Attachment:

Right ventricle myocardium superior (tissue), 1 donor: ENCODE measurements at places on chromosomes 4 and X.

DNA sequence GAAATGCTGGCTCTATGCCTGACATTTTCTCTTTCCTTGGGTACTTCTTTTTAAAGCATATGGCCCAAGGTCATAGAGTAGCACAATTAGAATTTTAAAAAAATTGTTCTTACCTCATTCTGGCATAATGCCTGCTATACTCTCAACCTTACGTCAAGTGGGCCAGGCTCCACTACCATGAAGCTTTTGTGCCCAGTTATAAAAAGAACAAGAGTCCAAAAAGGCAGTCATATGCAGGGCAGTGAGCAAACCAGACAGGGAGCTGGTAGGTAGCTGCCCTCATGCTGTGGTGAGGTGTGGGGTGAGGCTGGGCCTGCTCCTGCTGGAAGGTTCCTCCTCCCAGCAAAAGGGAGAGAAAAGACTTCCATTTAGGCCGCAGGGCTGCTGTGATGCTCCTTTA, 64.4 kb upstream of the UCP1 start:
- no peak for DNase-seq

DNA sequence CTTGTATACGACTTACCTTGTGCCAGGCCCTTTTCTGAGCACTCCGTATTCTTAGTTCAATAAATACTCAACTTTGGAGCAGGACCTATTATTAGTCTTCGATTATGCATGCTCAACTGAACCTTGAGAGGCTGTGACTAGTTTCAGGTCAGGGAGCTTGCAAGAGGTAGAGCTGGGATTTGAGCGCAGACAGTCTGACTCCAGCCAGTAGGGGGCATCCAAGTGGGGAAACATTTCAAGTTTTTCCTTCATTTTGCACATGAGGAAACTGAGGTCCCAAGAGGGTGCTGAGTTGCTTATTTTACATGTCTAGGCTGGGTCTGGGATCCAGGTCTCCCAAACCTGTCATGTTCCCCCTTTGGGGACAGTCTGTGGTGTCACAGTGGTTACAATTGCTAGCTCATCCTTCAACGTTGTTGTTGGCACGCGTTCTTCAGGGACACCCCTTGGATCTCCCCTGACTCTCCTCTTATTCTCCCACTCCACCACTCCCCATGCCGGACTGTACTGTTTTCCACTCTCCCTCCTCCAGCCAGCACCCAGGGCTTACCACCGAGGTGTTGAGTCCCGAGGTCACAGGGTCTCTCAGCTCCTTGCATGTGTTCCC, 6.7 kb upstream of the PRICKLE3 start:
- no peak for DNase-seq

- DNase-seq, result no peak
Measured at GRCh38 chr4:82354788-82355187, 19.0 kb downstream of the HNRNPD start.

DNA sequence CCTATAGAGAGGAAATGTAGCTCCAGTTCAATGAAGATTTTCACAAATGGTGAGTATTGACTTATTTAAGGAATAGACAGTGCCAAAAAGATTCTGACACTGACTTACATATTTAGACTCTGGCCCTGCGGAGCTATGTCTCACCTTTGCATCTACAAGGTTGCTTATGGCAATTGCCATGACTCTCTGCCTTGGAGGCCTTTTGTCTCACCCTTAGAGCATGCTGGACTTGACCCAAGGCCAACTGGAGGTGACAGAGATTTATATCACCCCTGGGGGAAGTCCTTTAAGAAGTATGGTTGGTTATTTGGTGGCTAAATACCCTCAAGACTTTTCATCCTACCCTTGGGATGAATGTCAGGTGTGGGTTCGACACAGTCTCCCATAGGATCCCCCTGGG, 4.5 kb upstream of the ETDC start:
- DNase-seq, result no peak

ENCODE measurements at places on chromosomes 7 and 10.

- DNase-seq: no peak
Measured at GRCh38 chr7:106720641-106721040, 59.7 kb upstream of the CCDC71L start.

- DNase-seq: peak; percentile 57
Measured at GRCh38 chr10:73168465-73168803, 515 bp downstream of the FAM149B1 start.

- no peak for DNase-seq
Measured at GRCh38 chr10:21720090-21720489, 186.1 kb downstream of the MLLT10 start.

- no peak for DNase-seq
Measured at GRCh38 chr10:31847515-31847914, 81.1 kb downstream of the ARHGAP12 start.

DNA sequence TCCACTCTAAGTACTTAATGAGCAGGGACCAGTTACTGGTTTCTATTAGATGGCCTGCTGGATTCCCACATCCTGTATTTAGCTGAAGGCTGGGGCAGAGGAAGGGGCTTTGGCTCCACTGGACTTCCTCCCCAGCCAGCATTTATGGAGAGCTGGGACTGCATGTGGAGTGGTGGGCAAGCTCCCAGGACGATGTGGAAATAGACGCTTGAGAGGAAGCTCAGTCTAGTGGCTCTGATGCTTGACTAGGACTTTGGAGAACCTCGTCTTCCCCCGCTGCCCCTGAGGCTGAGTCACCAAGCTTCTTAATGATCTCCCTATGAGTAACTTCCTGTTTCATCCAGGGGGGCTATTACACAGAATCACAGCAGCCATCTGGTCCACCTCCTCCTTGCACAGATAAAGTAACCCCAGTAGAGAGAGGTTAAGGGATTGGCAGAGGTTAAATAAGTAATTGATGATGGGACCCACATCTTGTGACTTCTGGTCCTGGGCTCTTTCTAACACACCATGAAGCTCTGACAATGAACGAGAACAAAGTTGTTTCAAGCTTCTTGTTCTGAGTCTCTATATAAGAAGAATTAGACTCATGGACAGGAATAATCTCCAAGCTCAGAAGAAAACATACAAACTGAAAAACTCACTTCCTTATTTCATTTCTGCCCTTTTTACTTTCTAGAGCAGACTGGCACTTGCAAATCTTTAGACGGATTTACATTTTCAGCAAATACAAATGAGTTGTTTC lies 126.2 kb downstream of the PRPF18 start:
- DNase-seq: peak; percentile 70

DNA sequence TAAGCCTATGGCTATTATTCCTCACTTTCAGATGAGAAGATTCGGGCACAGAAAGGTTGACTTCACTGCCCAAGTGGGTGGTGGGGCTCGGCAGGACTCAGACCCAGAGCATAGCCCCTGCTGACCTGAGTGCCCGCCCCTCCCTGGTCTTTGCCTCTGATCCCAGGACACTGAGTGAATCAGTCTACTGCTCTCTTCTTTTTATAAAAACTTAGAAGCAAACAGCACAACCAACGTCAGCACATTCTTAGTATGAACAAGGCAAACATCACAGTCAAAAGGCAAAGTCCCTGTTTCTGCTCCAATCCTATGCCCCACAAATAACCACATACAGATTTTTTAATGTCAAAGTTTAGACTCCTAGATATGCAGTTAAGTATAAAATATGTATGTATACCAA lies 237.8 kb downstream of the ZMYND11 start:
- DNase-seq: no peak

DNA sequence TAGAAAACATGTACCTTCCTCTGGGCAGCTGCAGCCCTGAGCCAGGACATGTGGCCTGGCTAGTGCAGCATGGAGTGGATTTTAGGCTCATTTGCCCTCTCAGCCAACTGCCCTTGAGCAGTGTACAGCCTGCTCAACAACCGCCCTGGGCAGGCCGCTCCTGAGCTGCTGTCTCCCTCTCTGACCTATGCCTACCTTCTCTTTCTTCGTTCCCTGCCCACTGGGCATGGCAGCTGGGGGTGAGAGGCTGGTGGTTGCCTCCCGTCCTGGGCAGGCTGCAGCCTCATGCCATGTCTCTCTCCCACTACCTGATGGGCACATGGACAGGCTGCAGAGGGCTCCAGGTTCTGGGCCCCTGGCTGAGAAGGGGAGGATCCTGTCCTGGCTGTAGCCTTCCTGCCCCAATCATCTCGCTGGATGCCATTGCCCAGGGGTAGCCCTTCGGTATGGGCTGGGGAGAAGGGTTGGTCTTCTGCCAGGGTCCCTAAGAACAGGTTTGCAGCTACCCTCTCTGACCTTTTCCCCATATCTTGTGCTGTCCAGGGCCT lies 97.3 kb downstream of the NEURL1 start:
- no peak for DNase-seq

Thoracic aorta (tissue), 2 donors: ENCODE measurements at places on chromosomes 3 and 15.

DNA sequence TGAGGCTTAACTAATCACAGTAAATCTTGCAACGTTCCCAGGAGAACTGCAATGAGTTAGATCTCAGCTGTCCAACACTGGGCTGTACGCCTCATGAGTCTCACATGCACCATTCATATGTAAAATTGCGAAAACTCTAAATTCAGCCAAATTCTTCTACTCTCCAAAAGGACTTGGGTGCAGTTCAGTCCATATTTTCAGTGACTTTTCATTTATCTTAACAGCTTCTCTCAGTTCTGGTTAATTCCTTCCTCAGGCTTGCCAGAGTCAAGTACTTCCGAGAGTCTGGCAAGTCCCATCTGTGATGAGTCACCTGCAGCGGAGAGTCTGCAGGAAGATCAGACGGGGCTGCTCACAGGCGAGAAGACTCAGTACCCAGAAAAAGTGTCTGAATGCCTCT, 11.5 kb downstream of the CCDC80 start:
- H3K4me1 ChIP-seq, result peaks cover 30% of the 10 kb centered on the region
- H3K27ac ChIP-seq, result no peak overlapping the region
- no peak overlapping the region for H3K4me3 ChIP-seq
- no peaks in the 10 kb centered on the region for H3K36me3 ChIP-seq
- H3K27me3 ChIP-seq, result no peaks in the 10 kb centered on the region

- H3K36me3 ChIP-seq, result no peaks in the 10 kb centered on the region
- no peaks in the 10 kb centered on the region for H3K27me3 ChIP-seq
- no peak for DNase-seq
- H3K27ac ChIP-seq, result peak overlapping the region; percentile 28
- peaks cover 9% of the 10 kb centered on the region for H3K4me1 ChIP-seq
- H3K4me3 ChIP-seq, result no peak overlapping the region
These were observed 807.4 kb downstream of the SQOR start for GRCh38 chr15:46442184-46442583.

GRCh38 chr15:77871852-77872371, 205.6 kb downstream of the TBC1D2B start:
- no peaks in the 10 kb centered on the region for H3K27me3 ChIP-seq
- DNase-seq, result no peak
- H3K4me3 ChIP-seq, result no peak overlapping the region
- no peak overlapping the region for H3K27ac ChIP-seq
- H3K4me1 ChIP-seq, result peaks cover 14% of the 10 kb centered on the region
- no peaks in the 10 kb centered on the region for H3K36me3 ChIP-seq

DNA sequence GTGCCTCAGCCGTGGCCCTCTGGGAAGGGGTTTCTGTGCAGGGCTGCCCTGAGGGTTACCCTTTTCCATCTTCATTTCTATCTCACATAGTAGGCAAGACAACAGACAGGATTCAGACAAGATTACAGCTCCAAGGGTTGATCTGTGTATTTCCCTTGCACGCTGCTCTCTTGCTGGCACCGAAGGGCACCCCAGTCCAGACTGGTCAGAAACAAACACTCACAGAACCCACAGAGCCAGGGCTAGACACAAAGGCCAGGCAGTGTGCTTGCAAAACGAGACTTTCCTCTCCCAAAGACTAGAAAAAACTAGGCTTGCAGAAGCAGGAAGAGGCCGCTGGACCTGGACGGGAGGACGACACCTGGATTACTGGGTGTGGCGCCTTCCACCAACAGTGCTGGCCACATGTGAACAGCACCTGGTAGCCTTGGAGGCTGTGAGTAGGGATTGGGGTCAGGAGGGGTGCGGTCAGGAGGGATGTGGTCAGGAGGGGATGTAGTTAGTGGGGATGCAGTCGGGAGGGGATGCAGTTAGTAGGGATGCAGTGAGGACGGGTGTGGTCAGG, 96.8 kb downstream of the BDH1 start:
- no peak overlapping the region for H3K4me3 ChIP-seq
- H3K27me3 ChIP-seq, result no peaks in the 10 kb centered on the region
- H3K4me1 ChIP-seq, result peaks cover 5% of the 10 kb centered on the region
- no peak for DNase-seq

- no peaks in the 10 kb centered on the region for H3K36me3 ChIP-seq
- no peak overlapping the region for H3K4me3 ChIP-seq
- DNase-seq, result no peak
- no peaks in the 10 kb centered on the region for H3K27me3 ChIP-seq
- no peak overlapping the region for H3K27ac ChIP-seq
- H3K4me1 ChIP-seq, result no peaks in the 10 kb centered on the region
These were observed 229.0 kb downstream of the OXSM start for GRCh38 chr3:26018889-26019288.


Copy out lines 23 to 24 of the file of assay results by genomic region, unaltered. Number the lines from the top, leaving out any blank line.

DNA sequence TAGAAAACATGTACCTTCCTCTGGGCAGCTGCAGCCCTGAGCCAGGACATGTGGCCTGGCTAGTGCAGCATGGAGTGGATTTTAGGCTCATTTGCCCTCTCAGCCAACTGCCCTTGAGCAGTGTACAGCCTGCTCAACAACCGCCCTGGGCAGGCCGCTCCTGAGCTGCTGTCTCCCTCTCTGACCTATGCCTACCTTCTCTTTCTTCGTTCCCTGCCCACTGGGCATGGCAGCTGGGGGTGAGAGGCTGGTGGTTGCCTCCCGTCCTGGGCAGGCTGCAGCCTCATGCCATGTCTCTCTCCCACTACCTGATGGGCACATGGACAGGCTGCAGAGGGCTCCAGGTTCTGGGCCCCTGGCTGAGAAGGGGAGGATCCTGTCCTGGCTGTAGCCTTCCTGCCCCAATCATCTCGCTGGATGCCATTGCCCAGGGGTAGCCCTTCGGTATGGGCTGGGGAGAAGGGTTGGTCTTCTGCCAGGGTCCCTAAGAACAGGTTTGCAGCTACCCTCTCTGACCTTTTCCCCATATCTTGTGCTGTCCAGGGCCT lies 97.3 kb downstream of the NEURL1 start:
- no peak for DNase-seq